Of course change doesn’t come easy in an industry as large as television. Moving towards new methods of distribution will set into motion some potentially wild fluctuations in content and pricing as networks struggle to keep control of their content and viewer bases. If cable offers a system in which its viewers can customize their own packages, made up of the channels and series they select (please?), all those basic cable channels no one is watching will die out.

Services such as Hulu and Netflix are on the rise but are also still at the mercy of the owners of the series they distribute.  If Networks make a move to start offering their own streaming services, the current generation of online streaming services could find themselves without anything to show. A large part of the reason Netflix made a move to establish itself as a creator of original content.

In addition high quality streaming seems poised to inevitably kill off hard copy media. Without the revenue of DVD sales networks will need to rethink distribution and pricing of their content. Another reason to pull rights from other distributors and keep content close to home. As networks move to play it safe in the face of potential revenue loss, many shows could see lowered production value and cancellation.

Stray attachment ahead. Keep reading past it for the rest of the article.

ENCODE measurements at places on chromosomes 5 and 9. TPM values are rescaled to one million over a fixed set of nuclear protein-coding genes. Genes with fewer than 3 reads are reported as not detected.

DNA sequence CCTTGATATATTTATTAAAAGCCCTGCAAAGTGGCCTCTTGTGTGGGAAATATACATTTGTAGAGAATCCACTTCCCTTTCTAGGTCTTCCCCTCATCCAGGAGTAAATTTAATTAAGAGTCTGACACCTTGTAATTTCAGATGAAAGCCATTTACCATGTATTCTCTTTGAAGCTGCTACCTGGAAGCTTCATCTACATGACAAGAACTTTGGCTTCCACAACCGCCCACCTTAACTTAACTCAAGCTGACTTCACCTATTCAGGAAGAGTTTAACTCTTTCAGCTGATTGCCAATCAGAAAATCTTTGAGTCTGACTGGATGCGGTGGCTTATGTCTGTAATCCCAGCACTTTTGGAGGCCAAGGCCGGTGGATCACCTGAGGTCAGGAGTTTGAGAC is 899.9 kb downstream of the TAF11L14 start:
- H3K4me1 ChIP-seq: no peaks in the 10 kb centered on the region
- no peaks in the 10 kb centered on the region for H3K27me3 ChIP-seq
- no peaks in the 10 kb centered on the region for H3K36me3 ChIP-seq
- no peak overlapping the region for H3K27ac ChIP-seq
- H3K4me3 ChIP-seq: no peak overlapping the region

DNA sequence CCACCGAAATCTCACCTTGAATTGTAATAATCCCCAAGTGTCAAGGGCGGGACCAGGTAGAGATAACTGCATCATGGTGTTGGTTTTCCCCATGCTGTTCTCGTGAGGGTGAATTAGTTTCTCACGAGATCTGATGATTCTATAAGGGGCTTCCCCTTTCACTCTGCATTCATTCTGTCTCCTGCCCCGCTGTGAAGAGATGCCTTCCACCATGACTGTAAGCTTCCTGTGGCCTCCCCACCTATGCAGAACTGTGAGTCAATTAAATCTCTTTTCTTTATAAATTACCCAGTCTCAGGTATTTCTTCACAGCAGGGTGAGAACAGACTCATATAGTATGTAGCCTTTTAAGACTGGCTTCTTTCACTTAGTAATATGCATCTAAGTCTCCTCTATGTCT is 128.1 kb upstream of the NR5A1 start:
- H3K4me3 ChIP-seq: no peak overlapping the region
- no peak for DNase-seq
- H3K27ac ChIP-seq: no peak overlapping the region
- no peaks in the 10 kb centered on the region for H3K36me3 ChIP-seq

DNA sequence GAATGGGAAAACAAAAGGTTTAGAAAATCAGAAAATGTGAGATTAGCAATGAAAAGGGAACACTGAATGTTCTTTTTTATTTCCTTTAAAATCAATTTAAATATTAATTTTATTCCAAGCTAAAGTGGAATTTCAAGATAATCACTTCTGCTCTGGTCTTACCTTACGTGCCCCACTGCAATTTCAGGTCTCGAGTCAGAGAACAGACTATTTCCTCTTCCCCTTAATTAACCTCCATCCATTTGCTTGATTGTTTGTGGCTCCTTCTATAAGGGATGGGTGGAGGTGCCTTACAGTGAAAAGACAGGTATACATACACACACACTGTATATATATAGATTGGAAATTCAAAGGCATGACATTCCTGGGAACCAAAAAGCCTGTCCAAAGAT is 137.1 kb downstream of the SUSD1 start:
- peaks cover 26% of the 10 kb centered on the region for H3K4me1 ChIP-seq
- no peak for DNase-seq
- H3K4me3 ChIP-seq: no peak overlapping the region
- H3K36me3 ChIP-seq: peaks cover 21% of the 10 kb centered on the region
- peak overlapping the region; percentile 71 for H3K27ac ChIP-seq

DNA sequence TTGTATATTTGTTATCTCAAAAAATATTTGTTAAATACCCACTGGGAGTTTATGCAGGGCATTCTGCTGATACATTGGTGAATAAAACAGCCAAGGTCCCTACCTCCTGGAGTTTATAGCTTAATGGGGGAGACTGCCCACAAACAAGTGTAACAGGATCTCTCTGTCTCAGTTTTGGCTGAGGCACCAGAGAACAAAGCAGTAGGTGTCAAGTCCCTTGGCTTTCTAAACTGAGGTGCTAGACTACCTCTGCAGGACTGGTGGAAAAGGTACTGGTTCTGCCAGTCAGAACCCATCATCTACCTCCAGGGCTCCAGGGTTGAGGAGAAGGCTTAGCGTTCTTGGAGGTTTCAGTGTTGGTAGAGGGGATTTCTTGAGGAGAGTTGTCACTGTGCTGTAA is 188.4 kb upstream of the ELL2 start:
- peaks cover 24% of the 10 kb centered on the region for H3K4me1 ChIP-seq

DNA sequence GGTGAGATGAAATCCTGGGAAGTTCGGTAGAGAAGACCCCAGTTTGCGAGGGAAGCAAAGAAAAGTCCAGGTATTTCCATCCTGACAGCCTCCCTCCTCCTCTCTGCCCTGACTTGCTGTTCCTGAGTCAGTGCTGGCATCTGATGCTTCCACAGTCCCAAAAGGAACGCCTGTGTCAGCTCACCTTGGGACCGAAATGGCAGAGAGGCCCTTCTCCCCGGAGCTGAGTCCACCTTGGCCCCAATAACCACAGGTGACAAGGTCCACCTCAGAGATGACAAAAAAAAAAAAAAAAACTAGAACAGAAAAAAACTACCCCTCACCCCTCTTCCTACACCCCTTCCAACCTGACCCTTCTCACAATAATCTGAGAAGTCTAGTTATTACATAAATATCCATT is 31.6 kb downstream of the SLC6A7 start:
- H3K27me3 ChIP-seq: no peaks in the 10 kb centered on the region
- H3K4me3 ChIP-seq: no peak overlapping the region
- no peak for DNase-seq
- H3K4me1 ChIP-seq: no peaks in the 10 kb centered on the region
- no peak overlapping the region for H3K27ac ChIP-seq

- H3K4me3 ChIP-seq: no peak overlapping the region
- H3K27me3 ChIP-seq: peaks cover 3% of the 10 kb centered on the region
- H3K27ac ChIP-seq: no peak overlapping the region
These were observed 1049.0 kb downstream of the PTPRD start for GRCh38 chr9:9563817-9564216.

Ideally the overall focus will become less on creating a flood of non-stop content and more on creating specific quality shows that draw an audience. Less series, that are of higher quality but have shorter seasons and bigger breaks between releases.

We may even see a golden age for independent creators as networks seek cheap yet quality content.  Think Louie and It’s Always Sunny but more frequent. As an owner of a production company that produces original independent content it’s an exciting prospect.

It may be a rocky start, but I bet it won’t be long before networks are forced to adapt to the times and television and online viewing become one. A system allowing you access to entire catalogs of content at blazing fast streaming speeds. Where you choose what channels and series you want to purchase and aren’t forced into package deals. Where you can watch on your computer/tablet/phone the same shows you watch on your television and vice versa and you choose what you pay for at a reasonable price.

What you want to watch, when and how you want to watch it.

Happy Little Guillotine Studios, an award-winning digital production house and creative agency, has created and produced everything from the Slurpee Unity Tour (winner of the PRO Campaign of the Year award) that garnered an unprecedented 2 billion media impressions — to Leap Year, a scripted Hulu series funded by Hiscox Insurance that received millions of views. Their mission statement is simple: use the digital genre to create compelling stories for fans and clients alike.